Gov's bottom line: Classroom layoffs?

Gov. Bev Perdue's spokeswoman says the Senate's proposal to spend more than originally planned on education is encouraging, but it's not enough.

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Laura Leslie

Gov. Bev Perdue's office sent out this statement this afternoon in reaction to the Senate budget rollout: 

“This state was built on providing a quality education for all North Carolinians. Let me be clear: it’s a core part of who we are and what we value as a people. I’ve seen the House budget and I’m reviewing the Senate budget. By the time they come together, they need to send me a budget that protects our schools, community colleges and universities. If they pass a budget that undermines our schools and fails to protect the quality of our education system, then I will have no choice but to veto it.”

(Watch tonight's segment on the issue from the 6pm newscast at right.)

But what did the governor think of the Senate proposal itself?  I called her spokeswoman Chrissy Pearson to get a little more detail. 

"In general, the Senate makes some positive steps in the right direction," Pearson said. "Adding teachers to the classroom is always a good thing, and clearly they heard what the governor had to say about protecting the classroom."

"But they still cut the dickens out of public education," she added. "So while they may make steps in certain areas, we get the sense they’re shuffling cuts around."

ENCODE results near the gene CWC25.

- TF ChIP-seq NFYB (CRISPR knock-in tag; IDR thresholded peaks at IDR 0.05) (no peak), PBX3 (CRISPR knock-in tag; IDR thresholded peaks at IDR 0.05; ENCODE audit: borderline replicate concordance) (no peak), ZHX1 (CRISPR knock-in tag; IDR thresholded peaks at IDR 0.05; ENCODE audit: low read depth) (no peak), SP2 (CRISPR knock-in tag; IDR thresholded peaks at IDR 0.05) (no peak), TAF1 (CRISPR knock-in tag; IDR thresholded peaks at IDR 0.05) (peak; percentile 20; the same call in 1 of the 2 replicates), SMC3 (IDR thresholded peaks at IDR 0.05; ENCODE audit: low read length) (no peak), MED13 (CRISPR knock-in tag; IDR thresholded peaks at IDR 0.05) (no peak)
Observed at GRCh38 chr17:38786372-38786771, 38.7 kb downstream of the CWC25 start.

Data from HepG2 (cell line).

Senate Leader Phil Berger, R-Rockingham, said this morning that increased education spending is his way of signaling GOP leaders are willing to compromise with Perdue on the budget. But Pearson wasn't taking that at face value.

"I hope it’s their way of showing that they’re finally coming to understand that education is a priority for NC, not just the governor," she said. "I hope they’ve been hearing from the same people we’ve been hearing from – the families, the teachers, the business leaders who’ve been urging [Perdue] to protect education in North Carolina."

So what would "protecting education" look like? Does the governor have a do-or-die number in mind?  

Pearson sidestepped the question. "There are so many pieces to the puzzle. The easy answer is to say, 'Follow the guidelines she laid out in her own budget.' But, of course, she also included some revenue there, some investments that they seem completely unwilling to consider."

"We’d even be willing to consider a half-penny extension on the sales tax," Pearson said. "Give us some new ideas."

Pearson stressed that Perdue isn't willing to accept K-12 funding at the cost of university or community college funding. But public schools are clearly her foremost concern. "The governor has made it very clear that she wants a budget that does not fire teachers or teachers' assistants," Pearson said.  

And what if the legislature sends her a proposal that does? "She’s not afraid to veto it," Pearson replied. 



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